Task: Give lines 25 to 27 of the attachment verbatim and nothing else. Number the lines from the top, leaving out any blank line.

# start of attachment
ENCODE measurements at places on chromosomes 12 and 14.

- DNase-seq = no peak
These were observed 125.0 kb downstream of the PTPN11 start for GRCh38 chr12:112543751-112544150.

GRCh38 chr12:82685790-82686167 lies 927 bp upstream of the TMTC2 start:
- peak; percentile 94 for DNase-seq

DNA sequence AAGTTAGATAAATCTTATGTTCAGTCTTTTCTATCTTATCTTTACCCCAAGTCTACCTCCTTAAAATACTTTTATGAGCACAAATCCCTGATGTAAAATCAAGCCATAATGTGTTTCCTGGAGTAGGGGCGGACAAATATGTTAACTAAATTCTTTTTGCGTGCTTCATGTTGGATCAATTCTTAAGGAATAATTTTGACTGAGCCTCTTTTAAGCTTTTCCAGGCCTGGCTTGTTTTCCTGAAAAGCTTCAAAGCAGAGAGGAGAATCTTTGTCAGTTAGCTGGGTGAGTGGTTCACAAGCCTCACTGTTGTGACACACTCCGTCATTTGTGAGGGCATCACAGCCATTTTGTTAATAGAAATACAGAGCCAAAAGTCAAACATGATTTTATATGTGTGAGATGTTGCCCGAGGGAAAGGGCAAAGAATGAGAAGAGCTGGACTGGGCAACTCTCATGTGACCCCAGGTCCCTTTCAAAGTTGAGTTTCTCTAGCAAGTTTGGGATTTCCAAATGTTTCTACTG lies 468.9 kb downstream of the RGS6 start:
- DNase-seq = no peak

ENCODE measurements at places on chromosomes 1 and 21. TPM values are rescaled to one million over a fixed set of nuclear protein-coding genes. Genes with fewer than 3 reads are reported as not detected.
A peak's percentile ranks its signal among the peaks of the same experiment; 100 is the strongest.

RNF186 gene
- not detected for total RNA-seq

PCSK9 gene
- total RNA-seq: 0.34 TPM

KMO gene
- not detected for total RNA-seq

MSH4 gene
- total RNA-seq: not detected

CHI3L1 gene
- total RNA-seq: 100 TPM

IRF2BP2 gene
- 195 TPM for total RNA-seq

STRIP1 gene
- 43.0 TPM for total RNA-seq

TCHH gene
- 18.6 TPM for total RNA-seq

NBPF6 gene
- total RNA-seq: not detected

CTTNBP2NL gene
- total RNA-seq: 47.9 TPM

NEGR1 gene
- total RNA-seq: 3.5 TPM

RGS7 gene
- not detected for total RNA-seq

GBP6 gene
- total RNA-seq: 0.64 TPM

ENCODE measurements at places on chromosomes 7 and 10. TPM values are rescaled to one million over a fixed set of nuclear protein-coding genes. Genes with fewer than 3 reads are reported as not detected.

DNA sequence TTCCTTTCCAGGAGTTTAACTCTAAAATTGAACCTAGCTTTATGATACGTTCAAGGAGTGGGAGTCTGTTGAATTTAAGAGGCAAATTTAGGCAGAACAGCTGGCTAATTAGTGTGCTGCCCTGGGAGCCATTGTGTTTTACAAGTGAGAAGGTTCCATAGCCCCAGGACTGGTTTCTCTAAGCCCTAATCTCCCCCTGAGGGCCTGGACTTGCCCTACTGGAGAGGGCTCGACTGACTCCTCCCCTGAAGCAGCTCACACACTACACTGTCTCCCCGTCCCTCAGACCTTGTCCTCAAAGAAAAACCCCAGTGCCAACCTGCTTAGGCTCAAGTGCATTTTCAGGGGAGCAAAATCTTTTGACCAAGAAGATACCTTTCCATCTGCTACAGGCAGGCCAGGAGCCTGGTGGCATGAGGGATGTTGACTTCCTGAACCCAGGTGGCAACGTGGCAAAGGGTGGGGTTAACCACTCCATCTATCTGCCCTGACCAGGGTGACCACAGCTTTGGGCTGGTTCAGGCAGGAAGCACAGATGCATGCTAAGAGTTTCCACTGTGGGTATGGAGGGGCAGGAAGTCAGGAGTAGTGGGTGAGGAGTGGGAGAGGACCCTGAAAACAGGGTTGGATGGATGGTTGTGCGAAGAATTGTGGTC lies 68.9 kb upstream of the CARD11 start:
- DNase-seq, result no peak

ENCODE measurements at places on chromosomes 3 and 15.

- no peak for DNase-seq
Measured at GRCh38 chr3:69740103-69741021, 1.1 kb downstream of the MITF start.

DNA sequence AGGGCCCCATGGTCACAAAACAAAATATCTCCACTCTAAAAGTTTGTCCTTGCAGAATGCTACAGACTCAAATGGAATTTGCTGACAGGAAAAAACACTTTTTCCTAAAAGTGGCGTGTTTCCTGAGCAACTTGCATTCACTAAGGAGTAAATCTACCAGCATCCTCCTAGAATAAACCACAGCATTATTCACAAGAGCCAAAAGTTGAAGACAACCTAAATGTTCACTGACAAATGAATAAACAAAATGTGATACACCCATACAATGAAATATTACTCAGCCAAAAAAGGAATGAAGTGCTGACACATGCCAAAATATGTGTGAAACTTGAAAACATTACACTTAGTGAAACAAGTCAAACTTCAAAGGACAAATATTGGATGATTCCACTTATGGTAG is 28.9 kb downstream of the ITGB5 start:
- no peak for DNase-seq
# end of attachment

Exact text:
- 18.6 TPM for total RNA-seq

NBPF6 gene
- total RNA-seq: not detected